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I'm reading a text on geometric algebra, and in proving that the wedge product $a_1 \wedge a_2 \wedge \dots \wedge a_r$ for general $a_i$ (so not necessarily mutually orthogonal $a_i$) gives an $r$-blade, the author asserts the following:

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The matrix $R$ is an orthogonal matrix, so, according to equation 34, it's the matrix representation, relative to the $\{ e_1, e_2, \dots, e_r \}$ basis, of an orthogonal transformation that should map an orthonormal basis $\{ e_1, e_2, \dots, e_r \}$ to a possibly non-orthogonal basis $\{ a_1, a_2, \dots, a_r \}$. But how? How can an orthonormal basis be mapped to one that isn't orthogonal by an orthogonal transformation? How does that follow from $M$ being symmetric? Shouldn't the transformation preserve inner products? Or am I misunderstanding something?

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  • $\begingroup$ It may be worth computing $M_{ij}$ using equation (34), to see how $M$ relates to $R$. It looks to me like $M=R^T R$, which would render their claim about $R$ being orthogonal rather strange. $\endgroup$ Commented Feb 13, 2023 at 17:20

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$ \newcommand\R{\mathbb R} \newcommand\trans[1]{#1^{\mathrm T}} $I will assume our field is $\R$, but this is unimportant here.

Let $V$ be our abstract vector space with symmetric bilinear form $B$ which generates the geometric algebra. It suffices to assume that vectors $a_i \in V$ are linearly independent, otherwise their wedge product is zero which is trivially an $r$-blade. Let $A = \mathrm{span}\{a_i\}_{i=1}^r \subseteq V$ be their span. By forming the matrix $M$ and applying this to vectors, what the author is doing is implicitly identifying $A$ with $\R^r$ via $a_i$ coordinates, i.e. $$ x = x_1a_1 + x_2a_2 + \dotsb + x_ra_r \mapsto [x] = \trans{(x_1, x_2, \dotsc, x_r)}. $$ When the author applies $M$ to a vector $x \in A$ really what they're doing is $M[x]$ where $[x] \in \R^r$, and then maybe also applying the inverse transformation back into $A$.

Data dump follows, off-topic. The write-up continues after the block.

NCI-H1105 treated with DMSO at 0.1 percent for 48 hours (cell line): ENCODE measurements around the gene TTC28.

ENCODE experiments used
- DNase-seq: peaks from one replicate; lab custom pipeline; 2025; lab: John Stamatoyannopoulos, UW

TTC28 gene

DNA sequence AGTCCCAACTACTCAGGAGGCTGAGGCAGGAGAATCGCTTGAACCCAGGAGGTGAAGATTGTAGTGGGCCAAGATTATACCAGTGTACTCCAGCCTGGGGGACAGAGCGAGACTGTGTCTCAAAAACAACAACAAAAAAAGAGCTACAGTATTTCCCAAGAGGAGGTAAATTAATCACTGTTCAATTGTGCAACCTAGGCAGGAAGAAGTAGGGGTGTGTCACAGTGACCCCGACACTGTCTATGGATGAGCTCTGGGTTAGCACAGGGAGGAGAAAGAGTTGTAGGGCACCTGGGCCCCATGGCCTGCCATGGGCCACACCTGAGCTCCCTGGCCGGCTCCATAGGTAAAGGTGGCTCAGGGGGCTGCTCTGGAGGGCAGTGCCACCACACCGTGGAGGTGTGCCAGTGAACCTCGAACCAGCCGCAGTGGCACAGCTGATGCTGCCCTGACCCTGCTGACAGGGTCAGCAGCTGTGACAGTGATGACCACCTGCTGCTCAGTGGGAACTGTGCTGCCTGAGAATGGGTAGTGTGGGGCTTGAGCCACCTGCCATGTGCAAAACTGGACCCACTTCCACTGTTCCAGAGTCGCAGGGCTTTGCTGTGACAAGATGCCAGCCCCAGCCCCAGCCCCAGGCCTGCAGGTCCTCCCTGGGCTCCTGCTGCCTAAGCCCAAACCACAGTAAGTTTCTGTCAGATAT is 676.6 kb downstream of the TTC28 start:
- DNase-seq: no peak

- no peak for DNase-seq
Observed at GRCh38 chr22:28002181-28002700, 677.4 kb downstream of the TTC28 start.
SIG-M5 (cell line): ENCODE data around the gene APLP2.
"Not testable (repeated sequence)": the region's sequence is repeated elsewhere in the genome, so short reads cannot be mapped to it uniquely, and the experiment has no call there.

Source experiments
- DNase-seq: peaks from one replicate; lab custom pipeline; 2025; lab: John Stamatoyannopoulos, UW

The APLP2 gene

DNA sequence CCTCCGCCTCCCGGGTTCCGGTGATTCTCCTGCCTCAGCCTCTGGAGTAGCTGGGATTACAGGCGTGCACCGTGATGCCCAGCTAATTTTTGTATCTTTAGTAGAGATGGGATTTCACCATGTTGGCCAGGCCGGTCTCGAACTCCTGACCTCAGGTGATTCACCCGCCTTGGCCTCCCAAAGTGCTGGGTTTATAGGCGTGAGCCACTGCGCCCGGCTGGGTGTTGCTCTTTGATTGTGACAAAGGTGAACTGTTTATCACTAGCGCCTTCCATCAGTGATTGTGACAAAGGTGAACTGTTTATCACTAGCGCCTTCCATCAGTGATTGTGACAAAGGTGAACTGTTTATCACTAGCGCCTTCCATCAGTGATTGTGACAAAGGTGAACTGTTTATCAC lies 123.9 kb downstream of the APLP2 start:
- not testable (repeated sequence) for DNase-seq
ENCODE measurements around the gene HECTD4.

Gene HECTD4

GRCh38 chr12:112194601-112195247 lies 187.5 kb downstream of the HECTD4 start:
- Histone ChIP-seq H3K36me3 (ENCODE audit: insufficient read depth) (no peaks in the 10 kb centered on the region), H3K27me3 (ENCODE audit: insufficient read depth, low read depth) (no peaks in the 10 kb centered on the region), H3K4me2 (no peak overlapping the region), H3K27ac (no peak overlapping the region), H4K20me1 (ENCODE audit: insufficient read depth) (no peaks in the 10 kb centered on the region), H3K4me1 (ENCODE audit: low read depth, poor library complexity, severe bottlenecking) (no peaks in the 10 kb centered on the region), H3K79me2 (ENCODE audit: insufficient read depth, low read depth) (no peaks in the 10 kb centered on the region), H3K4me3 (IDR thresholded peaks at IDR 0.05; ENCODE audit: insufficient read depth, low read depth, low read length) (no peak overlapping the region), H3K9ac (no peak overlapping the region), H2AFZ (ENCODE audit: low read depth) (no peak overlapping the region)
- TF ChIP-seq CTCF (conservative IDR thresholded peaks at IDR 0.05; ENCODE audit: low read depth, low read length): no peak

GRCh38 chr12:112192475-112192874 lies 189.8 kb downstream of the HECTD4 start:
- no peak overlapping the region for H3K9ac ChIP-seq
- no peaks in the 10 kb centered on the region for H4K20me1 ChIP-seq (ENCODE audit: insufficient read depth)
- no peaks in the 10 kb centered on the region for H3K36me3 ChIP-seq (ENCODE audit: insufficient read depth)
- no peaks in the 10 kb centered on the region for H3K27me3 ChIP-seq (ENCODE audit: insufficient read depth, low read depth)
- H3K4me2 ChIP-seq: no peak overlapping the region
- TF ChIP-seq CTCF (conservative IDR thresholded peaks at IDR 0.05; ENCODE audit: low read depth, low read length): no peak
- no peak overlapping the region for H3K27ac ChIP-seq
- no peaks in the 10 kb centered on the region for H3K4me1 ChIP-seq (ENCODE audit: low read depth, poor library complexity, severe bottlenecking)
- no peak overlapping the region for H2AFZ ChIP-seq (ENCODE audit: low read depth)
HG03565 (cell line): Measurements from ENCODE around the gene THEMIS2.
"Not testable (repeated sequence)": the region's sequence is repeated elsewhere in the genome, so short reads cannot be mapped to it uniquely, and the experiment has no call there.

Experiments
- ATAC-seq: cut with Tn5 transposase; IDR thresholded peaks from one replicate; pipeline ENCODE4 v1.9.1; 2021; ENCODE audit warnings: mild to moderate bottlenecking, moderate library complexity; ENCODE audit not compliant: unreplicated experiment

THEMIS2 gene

Now let $E(\cdot,\cdot)$ be the inner product on $\R^r$ such that the standard basis is orthonormal. A matrix $O \in \R^{r\times r}$ is orthogonal if its columns $N_i$ are $E$-orthonormal: $E(N_i, N_j) = \delta_{i,j}$. But back in $A$, using $E$ corresponds to declaring the $a_i$ basis to be orthonormal. This doesn't necessarily have anything to do with the form $B$ on $V$. So while $M$ factors into $M = OD\trans O$ with $D$ diagonal and $O$ orthogonal, this only means that $O$ preserves $E$ and says nothing about whether $O$ preserves $B$, and indeed it will only preserve $B$ when $B$ is positive-definite and the $a_i$ basis is already $B$-orthonormal, in which case $$ B(x, y) = E([x], [y]),\quad $x, y \in A$. $$

Put another way, $B$ restricts to $A$ and is represented in $a_i$ coordinates by a matrix $[B]_{ij} = B(a_i, a_j)$. Vectors $x, y \in A$ are then $B$-orthogonal iff $\trans{[x]}[B][y] = 0$, and a matrix $Q \in \R^{r\times r}$ represents a $B$-orthogonal transformation on $A$ iff $\trans Q[B]Q = 1$ where $1$ is the identity matrix. This does not apply to the matrix $O$ above; $O$ satisfies $\trans OO = 1$.

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